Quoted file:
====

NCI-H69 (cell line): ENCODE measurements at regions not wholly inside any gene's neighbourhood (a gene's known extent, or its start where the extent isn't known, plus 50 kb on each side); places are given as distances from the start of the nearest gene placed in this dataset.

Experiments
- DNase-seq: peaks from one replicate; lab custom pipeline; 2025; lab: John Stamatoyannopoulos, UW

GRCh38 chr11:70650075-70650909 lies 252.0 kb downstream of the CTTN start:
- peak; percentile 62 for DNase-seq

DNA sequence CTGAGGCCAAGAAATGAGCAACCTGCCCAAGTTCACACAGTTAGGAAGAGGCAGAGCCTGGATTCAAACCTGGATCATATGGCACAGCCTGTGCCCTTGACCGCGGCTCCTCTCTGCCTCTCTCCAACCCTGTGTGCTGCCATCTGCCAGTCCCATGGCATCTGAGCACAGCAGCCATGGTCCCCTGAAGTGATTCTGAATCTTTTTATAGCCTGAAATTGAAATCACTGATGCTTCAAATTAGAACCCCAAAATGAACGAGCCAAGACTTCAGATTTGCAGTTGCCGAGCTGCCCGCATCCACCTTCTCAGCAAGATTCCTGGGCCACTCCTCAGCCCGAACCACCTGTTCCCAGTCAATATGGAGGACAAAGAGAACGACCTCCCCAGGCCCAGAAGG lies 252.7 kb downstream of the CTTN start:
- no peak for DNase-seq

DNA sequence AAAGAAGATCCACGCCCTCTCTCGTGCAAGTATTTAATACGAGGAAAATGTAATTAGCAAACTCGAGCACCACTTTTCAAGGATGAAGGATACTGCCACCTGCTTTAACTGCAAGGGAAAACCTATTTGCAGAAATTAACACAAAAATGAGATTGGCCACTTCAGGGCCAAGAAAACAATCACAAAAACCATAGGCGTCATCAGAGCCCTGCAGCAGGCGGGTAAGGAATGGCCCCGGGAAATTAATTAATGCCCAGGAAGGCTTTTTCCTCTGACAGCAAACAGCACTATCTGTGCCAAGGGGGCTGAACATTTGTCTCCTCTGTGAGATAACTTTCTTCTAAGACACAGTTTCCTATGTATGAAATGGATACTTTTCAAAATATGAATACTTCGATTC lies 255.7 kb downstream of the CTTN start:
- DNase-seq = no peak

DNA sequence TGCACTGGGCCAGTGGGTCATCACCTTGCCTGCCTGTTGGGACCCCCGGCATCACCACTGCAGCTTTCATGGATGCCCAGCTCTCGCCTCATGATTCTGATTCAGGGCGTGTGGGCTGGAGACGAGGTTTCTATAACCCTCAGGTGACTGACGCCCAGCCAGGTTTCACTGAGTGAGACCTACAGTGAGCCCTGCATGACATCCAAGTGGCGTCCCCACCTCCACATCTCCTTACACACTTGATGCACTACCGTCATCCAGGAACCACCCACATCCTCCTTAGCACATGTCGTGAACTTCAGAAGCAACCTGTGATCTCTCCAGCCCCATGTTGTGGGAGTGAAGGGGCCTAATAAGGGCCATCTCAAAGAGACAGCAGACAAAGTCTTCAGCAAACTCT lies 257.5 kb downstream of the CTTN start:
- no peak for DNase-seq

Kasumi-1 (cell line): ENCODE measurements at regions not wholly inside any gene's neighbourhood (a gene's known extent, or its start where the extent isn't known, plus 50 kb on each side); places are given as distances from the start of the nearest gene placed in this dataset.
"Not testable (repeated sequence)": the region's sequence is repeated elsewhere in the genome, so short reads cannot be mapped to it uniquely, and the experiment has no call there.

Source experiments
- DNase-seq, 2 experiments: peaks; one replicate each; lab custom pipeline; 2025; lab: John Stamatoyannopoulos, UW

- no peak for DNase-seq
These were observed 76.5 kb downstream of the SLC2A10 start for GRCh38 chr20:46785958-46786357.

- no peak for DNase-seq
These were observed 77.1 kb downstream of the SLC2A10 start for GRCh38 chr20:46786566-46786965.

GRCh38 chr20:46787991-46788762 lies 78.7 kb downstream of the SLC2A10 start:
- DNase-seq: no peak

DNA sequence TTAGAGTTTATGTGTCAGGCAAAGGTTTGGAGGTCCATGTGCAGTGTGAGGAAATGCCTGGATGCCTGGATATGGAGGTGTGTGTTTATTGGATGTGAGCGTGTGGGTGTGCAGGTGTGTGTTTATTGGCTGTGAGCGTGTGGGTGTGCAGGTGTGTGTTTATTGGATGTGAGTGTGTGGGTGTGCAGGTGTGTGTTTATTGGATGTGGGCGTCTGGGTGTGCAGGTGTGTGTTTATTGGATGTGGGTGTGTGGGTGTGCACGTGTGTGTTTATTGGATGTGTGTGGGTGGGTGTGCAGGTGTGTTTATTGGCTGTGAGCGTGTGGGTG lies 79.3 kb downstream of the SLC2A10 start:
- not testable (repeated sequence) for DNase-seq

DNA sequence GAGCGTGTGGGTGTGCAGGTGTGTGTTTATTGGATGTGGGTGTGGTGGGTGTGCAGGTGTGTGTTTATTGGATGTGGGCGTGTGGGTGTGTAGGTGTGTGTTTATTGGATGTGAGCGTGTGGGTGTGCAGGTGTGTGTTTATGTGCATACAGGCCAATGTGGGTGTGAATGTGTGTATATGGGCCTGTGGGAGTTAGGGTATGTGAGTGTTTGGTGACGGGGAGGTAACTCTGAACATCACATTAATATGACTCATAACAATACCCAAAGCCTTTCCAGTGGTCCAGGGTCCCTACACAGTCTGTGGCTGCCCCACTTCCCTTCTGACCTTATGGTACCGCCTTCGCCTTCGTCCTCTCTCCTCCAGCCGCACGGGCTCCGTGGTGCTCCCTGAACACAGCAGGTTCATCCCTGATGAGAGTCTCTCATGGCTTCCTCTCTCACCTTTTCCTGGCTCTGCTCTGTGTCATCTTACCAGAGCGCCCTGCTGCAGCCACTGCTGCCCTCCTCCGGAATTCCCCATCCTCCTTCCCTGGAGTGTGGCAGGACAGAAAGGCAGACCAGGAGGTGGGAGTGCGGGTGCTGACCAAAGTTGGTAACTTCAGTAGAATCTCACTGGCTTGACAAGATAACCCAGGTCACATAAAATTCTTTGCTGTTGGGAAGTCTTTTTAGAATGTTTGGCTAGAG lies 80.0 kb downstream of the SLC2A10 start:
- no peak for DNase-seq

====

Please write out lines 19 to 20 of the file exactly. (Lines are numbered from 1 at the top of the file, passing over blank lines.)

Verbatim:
These were observed 77.1 kb downstream of the SLC2A10 start for GRCh38 chr20:46786566-46786965.

GRCh38 chr20:46787991-46788762 lies 78.7 kb downstream of the SLC2A10 start: